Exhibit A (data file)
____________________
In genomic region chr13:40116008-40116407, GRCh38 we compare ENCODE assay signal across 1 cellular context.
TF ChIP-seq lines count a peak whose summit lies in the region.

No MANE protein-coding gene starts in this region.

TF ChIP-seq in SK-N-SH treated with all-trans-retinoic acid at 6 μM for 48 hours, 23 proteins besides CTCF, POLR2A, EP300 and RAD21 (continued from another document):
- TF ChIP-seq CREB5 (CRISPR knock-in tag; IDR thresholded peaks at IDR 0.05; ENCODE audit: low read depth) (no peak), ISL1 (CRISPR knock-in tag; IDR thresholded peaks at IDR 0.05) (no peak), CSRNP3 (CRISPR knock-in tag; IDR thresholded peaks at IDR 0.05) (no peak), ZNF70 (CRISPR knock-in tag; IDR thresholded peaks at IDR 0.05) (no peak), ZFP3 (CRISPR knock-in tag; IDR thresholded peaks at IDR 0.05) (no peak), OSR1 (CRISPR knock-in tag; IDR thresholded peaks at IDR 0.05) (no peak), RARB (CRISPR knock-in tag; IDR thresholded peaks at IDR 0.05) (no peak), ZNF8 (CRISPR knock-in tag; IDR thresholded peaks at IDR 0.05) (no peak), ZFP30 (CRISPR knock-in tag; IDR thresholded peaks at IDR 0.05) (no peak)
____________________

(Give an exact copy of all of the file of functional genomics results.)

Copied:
In genomic region chr13:40116008-40116407, GRCh38 we compare ENCODE assay signal across 1 cellular context.
TF ChIP-seq lines count a peak whose summit lies in the region.

No MANE protein-coding gene starts in this region.

TF ChIP-seq in SK-N-SH treated with all-trans-retinoic acid at 6 μM for 48 hours, 23 proteins besides CTCF, POLR2A, EP300 and RAD21 (continued from another document):
- TF ChIP-seq CREB5 (CRISPR knock-in tag; IDR thresholded peaks at IDR 0.05; ENCODE audit: low read depth) (no peak), ISL1 (CRISPR knock-in tag; IDR thresholded peaks at IDR 0.05) (no peak), CSRNP3 (CRISPR knock-in tag; IDR thresholded peaks at IDR 0.05) (no peak), ZNF70 (CRISPR knock-in tag; IDR thresholded peaks at IDR 0.05) (no peak), ZFP3 (CRISPR knock-in tag; IDR thresholded peaks at IDR 0.05) (no peak), OSR1 (CRISPR knock-in tag; IDR thresholded peaks at IDR 0.05) (no peak), RARB (CRISPR knock-in tag; IDR thresholded peaks at IDR 0.05) (no peak), ZNF8 (CRISPR knock-in tag; IDR thresholded peaks at IDR 0.05) (no peak), ZFP30 (CRISPR knock-in tag; IDR thresholded peaks at IDR 0.05) (no peak)